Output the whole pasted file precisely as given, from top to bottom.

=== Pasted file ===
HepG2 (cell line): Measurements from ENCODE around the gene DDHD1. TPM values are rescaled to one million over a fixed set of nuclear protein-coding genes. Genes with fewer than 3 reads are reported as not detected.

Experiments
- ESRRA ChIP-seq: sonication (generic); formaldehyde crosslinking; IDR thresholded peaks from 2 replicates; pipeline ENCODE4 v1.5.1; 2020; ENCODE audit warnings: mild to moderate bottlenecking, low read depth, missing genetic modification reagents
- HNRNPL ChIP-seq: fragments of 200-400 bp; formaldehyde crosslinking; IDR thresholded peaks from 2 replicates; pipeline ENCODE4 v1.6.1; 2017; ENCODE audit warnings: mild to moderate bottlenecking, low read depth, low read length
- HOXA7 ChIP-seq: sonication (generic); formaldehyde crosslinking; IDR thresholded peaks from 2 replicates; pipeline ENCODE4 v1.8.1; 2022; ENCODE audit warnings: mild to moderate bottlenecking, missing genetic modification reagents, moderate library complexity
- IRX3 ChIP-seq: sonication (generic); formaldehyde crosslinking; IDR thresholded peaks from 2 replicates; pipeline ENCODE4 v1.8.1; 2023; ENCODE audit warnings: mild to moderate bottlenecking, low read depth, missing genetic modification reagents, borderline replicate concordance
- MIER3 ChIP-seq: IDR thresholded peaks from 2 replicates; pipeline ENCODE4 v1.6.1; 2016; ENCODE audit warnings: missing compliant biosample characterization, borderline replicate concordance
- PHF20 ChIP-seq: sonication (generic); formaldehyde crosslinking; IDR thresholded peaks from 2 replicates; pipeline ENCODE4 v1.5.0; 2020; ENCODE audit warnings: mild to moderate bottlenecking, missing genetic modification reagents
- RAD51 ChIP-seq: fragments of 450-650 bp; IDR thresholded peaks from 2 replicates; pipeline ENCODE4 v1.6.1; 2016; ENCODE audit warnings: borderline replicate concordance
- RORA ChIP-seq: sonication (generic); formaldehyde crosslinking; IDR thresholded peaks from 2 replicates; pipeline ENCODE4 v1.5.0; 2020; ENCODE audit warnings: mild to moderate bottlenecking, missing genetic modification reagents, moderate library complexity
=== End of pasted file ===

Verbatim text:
HepG2 (cell line): Measurements from ENCODE around the gene DDHD1. TPM values are rescaled to one million over a fixed set of nuclear protein-coding genes. Genes with fewer than 3 reads are reported as not detected.

Experiments
- ESRRA ChIP-seq: sonication (generic); formaldehyde crosslinking; IDR thresholded peaks from 2 replicates; pipeline ENCODE4 v1.5.1; 2020; ENCODE audit warnings: mild to moderate bottlenecking, low read depth, missing genetic modification reagents
- HNRNPL ChIP-seq: fragments of 200-400 bp; formaldehyde crosslinking; IDR thresholded peaks from 2 replicates; pipeline ENCODE4 v1.6.1; 2017; ENCODE audit warnings: mild to moderate bottlenecking, low read depth, low read length
- HOXA7 ChIP-seq: sonication (generic); formaldehyde crosslinking; IDR thresholded peaks from 2 replicates; pipeline ENCODE4 v1.8.1; 2022; ENCODE audit warnings: mild to moderate bottlenecking, missing genetic modification reagents, moderate library complexity
- IRX3 ChIP-seq: sonication (generic); formaldehyde crosslinking; IDR thresholded peaks from 2 replicates; pipeline ENCODE4 v1.8.1; 2023; ENCODE audit warnings: mild to moderate bottlenecking, low read depth, missing genetic modification reagents, borderline replicate concordance
- MIER3 ChIP-seq: IDR thresholded peaks from 2 replicates; pipeline ENCODE4 v1.6.1; 2016; ENCODE audit warnings: missing compliant biosample characterization, borderline replicate concordance
- PHF20 ChIP-seq: sonication (generic); formaldehyde crosslinking; IDR thresholded peaks from 2 replicates; pipeline ENCODE4 v1.5.0; 2020; ENCODE audit warnings: mild to moderate bottlenecking, missing genetic modification reagents
- RAD51 ChIP-seq: fragments of 450-650 bp; IDR thresholded peaks from 2 replicates; pipeline ENCODE4 v1.6.1; 2016; ENCODE audit warnings: borderline replicate concordance
- RORA ChIP-seq: sonication (generic); formaldehyde crosslinking; IDR thresholded peaks from 2 replicates; pipeline ENCODE4 v1.5.0; 2020; ENCODE audit warnings: mild to moderate bottlenecking, missing genetic modification reagents, moderate library complexity